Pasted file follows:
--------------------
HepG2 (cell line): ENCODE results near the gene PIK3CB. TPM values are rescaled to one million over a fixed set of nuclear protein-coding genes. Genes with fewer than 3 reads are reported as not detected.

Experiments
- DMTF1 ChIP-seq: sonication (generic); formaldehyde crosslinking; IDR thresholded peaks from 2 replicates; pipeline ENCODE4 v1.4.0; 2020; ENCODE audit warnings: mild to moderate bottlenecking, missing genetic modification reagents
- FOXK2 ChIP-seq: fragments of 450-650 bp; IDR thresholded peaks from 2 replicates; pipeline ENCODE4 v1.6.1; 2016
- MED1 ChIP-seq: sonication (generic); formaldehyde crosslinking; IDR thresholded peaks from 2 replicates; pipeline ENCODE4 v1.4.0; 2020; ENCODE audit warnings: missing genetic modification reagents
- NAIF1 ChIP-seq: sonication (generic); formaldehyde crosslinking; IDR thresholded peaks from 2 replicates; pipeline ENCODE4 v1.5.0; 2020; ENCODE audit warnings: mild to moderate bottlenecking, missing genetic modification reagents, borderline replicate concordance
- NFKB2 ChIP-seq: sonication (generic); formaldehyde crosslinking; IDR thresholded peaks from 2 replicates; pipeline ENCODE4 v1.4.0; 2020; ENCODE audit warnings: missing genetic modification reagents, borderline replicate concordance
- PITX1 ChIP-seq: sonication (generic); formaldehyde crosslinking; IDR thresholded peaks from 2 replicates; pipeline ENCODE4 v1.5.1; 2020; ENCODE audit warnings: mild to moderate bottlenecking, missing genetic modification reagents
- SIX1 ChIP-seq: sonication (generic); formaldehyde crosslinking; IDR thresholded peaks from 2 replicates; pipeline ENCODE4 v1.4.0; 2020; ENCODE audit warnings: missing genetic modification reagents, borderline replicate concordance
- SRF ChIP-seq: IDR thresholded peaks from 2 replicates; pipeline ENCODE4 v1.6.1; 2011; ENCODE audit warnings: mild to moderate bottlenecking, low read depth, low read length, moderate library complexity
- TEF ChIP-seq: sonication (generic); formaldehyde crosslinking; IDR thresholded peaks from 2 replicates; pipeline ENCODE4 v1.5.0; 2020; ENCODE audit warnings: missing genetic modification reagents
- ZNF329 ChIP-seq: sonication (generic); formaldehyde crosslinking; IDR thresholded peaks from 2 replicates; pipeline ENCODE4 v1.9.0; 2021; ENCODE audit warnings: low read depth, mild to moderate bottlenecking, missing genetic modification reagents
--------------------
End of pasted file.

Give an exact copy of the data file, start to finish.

HepG2 (cell line): ENCODE results near the gene PIK3CB. TPM values are rescaled to one million over a fixed set of nuclear protein-coding genes. Genes with fewer than 3 reads are reported as not detected.

Experiments
- DMTF1 ChIP-seq: sonication (generic); formaldehyde crosslinking; IDR thresholded peaks from 2 replicates; pipeline ENCODE4 v1.4.0; 2020; ENCODE audit warnings: mild to moderate bottlenecking, missing genetic modification reagents
- FOXK2 ChIP-seq: fragments of 450-650 bp; IDR thresholded peaks from 2 replicates; pipeline ENCODE4 v1.6.1; 2016
- MED1 ChIP-seq: sonication (generic); formaldehyde crosslinking; IDR thresholded peaks from 2 replicates; pipeline ENCODE4 v1.4.0; 2020; ENCODE audit warnings: missing genetic modification reagents
- NAIF1 ChIP-seq: sonication (generic); formaldehyde crosslinking; IDR thresholded peaks from 2 replicates; pipeline ENCODE4 v1.5.0; 2020; ENCODE audit warnings: mild to moderate bottlenecking, missing genetic modification reagents, borderline replicate concordance
- NFKB2 ChIP-seq: sonication (generic); formaldehyde crosslinking; IDR thresholded peaks from 2 replicates; pipeline ENCODE4 v1.4.0; 2020; ENCODE audit warnings: missing genetic modification reagents, borderline replicate concordance
- PITX1 ChIP-seq: sonication (generic); formaldehyde crosslinking; IDR thresholded peaks from 2 replicates; pipeline ENCODE4 v1.5.1; 2020; ENCODE audit warnings: mild to moderate bottlenecking, missing genetic modification reagents
- SIX1 ChIP-seq: sonication (generic); formaldehyde crosslinking; IDR thresholded peaks from 2 replicates; pipeline ENCODE4 v1.4.0; 2020; ENCODE audit warnings: missing genetic modification reagents, borderline replicate concordance
- SRF ChIP-seq: IDR thresholded peaks from 2 replicates; pipeline ENCODE4 v1.6.1; 2011; ENCODE audit warnings: mild to moderate bottlenecking, low read depth, low read length, moderate library complexity
- TEF ChIP-seq: sonication (generic); formaldehyde crosslinking; IDR thresholded peaks from 2 replicates; pipeline ENCODE4 v1.5.0; 2020; ENCODE audit warnings: missing genetic modification reagents
- ZNF329 ChIP-seq: sonication (generic); formaldehyde crosslinking; IDR thresholded peaks from 2 replicates; pipeline ENCODE4 v1.9.0; 2021; ENCODE audit warnings: low read depth, mild to moderate bottlenecking, missing genetic modification reagents